In the North
- The episode opens with Bran having another one of his three-eyed raven dreams. Interestingly, there’s a bit of a hallmark to the series’ pilot episode where Bran is trying to properly shoot his bow and arrow. Much to his surprise, however, there’s a new presence in his dream. It’s a young boy, whom he has never met before. Later, the boy from his dream arrives at their camp. The boy is Jojen Reed, and he is accompanied by his warrior sister Meera. They are the children of Howland Reed, one of Ned Stark’s closest friends and allies, and they’ve come to help Bran and Rickon in their time of need. They establish that Bran is both a warg (a person who can enter an animal’s mind and see through its eyes) and has “the sight.” Jojen claims to have the the sight as well, as well as some power over animals, as and explains a bit about it. Both Jojen and Meera join their group as they make their way to The Wall.
- Theon Greyjoy awakens in some kind of torture dungeon, but we don’t know where for sure. He is held on some kind of crucifix style torture rack, which his captors tighten every time they don’t like his answers. It’s implied that his captors are not any of the ironmen sworn to his father. One of the men in the prison tells Theon that he was sent by his Theon’s sister Yara to rescue him later.
Beyond the Wall
- The remaining members of the Night’s Watch are not doing well on their trek back to the Wall. Morale seems to be at an all-time low. Lord Mormont insists that Sam make it back to the Wall alive, and partners him up with another member of the Watch who seems to dislike Sam. He threatens this member that if Sam dies, so will he.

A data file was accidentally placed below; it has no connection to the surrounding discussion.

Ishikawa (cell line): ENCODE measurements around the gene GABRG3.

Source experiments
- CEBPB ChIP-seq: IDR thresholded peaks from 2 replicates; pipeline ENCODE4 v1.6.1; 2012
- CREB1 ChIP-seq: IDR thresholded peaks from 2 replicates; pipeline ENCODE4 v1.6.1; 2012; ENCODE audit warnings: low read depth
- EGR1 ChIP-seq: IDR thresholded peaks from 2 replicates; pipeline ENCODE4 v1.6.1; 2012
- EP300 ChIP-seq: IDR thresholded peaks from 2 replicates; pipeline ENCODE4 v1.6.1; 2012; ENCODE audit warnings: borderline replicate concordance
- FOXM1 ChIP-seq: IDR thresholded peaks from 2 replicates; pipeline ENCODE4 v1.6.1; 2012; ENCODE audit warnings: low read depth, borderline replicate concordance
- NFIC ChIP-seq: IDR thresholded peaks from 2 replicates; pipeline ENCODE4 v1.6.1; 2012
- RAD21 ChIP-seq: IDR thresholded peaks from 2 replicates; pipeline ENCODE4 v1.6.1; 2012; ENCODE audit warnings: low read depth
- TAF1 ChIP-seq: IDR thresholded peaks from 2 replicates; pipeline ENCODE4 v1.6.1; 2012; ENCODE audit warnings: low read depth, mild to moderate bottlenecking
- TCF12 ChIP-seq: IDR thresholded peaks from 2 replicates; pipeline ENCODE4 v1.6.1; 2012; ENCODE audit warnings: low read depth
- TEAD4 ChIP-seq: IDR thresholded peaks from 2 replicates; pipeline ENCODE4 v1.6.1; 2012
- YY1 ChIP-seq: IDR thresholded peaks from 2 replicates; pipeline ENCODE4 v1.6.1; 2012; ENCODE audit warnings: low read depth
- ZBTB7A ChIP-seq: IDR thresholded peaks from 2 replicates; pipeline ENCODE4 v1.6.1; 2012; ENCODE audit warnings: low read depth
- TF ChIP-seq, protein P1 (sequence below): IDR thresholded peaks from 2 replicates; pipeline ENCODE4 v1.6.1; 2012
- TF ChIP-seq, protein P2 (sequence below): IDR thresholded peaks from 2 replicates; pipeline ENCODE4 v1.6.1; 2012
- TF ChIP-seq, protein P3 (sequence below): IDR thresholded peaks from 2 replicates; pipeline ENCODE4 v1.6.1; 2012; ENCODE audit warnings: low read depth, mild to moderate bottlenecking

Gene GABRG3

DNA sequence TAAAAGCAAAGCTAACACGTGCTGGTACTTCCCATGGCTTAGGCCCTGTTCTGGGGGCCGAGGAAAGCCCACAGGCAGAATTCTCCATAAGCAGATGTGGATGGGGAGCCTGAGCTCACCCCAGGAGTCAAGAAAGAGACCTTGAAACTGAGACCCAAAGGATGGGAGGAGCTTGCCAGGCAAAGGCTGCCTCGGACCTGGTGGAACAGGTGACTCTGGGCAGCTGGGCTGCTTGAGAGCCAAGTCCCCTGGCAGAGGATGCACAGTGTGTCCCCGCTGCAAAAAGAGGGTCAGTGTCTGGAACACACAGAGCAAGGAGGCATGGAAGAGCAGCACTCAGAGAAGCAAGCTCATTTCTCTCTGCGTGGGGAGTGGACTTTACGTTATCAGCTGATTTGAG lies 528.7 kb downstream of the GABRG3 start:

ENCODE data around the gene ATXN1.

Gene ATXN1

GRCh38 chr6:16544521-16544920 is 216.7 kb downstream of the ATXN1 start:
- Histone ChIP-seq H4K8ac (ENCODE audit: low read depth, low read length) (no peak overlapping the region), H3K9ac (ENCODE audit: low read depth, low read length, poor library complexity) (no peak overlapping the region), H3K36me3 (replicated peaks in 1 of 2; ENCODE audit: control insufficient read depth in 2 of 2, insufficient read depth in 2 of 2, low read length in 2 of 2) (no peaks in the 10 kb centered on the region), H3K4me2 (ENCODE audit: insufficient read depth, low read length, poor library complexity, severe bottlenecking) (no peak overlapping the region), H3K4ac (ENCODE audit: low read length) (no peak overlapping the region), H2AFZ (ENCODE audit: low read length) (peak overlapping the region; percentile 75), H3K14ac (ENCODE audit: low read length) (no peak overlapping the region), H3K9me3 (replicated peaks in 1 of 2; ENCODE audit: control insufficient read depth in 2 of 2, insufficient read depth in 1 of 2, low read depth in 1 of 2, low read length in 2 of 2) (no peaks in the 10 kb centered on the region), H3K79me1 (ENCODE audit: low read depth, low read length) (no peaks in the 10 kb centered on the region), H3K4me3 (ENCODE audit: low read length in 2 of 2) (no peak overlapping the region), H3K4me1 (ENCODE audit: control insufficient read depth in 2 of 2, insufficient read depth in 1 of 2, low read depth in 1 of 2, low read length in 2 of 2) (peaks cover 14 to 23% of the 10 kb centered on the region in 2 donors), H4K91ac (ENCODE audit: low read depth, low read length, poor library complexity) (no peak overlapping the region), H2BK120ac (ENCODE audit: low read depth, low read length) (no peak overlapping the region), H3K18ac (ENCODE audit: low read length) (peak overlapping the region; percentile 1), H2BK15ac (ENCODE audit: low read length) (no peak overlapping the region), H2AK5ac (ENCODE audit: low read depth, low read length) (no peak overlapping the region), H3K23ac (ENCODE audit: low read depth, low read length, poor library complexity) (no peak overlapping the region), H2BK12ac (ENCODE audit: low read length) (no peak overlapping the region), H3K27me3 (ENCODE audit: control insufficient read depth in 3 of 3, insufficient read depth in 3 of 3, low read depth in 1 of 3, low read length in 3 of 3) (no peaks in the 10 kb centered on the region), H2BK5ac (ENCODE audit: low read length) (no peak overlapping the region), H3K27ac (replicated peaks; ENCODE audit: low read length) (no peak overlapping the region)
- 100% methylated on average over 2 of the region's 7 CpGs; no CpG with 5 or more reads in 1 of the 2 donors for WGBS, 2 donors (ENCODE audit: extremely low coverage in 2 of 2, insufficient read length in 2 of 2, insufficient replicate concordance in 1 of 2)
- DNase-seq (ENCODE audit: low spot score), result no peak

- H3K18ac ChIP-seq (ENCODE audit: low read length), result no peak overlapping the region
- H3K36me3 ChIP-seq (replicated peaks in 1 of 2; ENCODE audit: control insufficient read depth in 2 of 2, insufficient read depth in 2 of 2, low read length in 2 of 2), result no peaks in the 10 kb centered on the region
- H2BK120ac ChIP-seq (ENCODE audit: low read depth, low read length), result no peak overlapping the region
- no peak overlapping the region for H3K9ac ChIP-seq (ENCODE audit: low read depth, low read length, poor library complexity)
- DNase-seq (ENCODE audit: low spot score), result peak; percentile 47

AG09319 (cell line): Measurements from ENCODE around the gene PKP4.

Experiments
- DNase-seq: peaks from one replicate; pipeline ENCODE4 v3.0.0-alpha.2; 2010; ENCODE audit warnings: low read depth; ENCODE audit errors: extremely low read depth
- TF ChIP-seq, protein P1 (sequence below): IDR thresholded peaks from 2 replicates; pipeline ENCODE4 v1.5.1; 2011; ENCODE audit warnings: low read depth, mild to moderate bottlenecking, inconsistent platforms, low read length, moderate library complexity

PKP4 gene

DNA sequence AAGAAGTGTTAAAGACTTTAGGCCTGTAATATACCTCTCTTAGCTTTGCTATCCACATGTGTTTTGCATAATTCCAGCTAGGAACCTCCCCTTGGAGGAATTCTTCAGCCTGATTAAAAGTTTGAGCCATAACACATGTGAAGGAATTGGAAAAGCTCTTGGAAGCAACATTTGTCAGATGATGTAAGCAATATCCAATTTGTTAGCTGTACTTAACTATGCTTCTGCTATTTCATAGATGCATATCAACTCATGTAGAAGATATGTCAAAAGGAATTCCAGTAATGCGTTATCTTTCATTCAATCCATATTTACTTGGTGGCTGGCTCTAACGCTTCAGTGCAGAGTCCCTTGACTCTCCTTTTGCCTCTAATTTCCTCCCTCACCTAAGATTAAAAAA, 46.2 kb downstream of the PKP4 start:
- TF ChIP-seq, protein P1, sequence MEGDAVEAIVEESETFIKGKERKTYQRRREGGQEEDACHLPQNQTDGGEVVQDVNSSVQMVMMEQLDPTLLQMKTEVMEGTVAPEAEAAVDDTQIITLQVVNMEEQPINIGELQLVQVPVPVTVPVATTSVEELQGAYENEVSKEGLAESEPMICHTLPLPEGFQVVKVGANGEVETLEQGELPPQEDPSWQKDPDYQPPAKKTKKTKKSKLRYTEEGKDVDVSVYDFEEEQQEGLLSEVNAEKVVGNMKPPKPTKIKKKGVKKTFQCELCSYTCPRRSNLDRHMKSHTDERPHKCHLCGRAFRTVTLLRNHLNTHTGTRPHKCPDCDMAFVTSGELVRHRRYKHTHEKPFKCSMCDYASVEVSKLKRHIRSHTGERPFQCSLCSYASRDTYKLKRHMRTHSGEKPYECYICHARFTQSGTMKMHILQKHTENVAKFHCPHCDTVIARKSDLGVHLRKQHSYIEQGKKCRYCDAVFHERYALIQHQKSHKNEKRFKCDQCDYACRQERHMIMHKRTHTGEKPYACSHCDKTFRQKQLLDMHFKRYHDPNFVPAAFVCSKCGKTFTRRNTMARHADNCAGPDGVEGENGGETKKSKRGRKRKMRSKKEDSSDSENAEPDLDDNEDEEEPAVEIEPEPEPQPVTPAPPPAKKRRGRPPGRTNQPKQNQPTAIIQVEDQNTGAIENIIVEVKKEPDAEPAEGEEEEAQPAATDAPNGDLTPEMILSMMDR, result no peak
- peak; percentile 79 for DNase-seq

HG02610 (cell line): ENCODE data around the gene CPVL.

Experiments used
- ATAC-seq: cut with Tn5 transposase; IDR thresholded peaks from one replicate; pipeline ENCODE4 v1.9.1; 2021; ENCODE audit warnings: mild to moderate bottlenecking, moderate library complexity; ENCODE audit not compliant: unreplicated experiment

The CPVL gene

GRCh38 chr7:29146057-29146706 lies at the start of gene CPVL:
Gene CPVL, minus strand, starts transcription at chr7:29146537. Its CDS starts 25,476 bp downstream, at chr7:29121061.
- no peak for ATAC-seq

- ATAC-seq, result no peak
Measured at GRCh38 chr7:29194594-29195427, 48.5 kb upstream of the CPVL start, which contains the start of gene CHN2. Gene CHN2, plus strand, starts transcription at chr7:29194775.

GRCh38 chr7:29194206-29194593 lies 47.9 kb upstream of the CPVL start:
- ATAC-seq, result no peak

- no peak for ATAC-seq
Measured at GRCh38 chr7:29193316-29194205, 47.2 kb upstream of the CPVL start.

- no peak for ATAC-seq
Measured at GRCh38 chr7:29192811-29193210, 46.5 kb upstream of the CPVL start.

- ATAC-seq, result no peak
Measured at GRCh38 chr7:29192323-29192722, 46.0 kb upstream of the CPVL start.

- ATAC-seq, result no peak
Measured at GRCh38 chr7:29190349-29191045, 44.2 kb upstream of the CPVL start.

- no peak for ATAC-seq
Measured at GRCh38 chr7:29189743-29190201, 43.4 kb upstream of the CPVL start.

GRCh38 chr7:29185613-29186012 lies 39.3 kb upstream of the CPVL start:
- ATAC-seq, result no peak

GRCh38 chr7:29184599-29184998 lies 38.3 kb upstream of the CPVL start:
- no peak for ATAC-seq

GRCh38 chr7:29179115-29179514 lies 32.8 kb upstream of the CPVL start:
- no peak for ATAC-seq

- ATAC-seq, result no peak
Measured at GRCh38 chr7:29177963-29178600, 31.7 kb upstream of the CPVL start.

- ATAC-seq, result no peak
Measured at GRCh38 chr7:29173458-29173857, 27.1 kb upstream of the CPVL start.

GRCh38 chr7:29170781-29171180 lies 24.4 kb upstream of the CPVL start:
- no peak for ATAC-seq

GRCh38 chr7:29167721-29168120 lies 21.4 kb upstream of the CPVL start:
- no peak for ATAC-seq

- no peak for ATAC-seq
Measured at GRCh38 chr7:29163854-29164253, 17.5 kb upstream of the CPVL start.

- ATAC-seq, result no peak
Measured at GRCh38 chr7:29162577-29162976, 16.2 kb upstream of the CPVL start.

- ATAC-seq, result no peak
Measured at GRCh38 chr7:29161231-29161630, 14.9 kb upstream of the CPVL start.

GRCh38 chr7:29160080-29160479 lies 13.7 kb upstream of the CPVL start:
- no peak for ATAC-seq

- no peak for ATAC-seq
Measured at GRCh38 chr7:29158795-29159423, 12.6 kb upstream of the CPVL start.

- Jon is still with Mance Rayder’s army. Mance claims that even though he likes Jon, he won’t have any problem having him killed. They consult with Mance’s scout, who is a warg that uses an eagle. The warg reports that he saw the aftermath of the Fist of the First Men, and the dead Night’s Watch members. This seems to put Jon in further danger.
In King’s Landing
- We see Joffrey consulting with his mother, and their conversation goes towards Margaery. It’s clear that Cersei doesn’t like Margaery much, but Joffrey seems to get more defensive at the subject, and he further criticizes his mother. The divide between the two is growing.
- Sansa is invited to take lunch with both Margaery Tyrell and Lady Olenna Tyrell. The two of them are interested in knowing what kind of man Joffrey is, since Margaery is to be his bride. After some reluctance, Sansa feels that she can trust the two of them and confesses that Joffrey is a monster and briefly tells them some of the awful things he’s done to her. The two of them don’t seem to be greatly phased by this news, and they’re not even going to stop the wedding.
- Shae visits Tyrion while Sansa is with the Tyrells. Tyrion isn’t pleased since he hasn’t forgotten his father’s threat from last episode. He insists that Shae can’t visit him like she has been doing. Shae tells him that she doesn’t trust Littlefinger, who spoke with Sansa last episode. This doesn’t concern Tyrion, since he already knows how untrustworthy Littlefinger is. As their conversation progresses, Shae guesses that Tyrion slept with Roz – one Littlefinger’s whores – and this displease her. She also doesn’t seem to be pleased when Tyrion gives Sana an offhand compliment on how pretty she is. Despite giving him a hard time, Tyrion placates her by saying all the right things about how devoted he is to her, and she rewards him for it with some offscreen sex.
- Margaery is called to Joffrey’s chambers to talk with him. He questions her about her late husband Renly, and how loyal she was to him. Margaery tells the truth that Renly was a homosexual, which disgusts Joffrey. She also gets closer to him by showing interest in his new crossbow, and asking to go hunting with him at some point. This seems to please Joffrey greatly.